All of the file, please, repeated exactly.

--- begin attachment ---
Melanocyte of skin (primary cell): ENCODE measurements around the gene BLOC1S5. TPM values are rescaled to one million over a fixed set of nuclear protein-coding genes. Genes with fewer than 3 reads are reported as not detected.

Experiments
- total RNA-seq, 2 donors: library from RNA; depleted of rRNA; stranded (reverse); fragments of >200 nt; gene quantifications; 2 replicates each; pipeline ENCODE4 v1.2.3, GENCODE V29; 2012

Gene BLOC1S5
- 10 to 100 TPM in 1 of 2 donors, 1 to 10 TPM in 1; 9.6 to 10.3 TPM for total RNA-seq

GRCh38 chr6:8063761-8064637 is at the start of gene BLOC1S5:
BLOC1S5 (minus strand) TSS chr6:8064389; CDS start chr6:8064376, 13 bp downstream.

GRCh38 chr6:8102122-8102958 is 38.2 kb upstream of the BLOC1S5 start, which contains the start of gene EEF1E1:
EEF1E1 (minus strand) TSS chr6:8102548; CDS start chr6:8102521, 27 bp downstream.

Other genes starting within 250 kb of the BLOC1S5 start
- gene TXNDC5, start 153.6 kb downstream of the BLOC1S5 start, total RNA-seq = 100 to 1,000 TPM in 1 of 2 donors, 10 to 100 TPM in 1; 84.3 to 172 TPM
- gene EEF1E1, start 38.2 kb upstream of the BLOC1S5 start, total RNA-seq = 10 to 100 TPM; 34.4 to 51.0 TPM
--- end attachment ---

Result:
Melanocyte of skin (primary cell): ENCODE measurements around the gene BLOC1S5. TPM values are rescaled to one million over a fixed set of nuclear protein-coding genes. Genes with fewer than 3 reads are reported as not detected.

Experiments
- total RNA-seq, 2 donors: library from RNA; depleted of rRNA; stranded (reverse); fragments of >200 nt; gene quantifications; 2 replicates each; pipeline ENCODE4 v1.2.3, GENCODE V29; 2012

Gene BLOC1S5
- 10 to 100 TPM in 1 of 2 donors, 1 to 10 TPM in 1; 9.6 to 10.3 TPM for total RNA-seq

GRCh38 chr6:8063761-8064637 is at the start of gene BLOC1S5:
BLOC1S5 (minus strand) TSS chr6:8064389; CDS start chr6:8064376, 13 bp downstream.

GRCh38 chr6:8102122-8102958 is 38.2 kb upstream of the BLOC1S5 start, which contains the start of gene EEF1E1:
EEF1E1 (minus strand) TSS chr6:8102548; CDS start chr6:8102521, 27 bp downstream.

Other genes starting within 250 kb of the BLOC1S5 start
- gene TXNDC5, start 153.6 kb downstream of the BLOC1S5 start, total RNA-seq = 100 to 1,000 TPM in 1 of 2 donors, 10 to 100 TPM in 1; 84.3 to 172 TPM
- gene EEF1E1, start 38.2 kb upstream of the BLOC1S5 start, total RNA-seq = 10 to 100 TPM; 34.4 to 51.0 TPM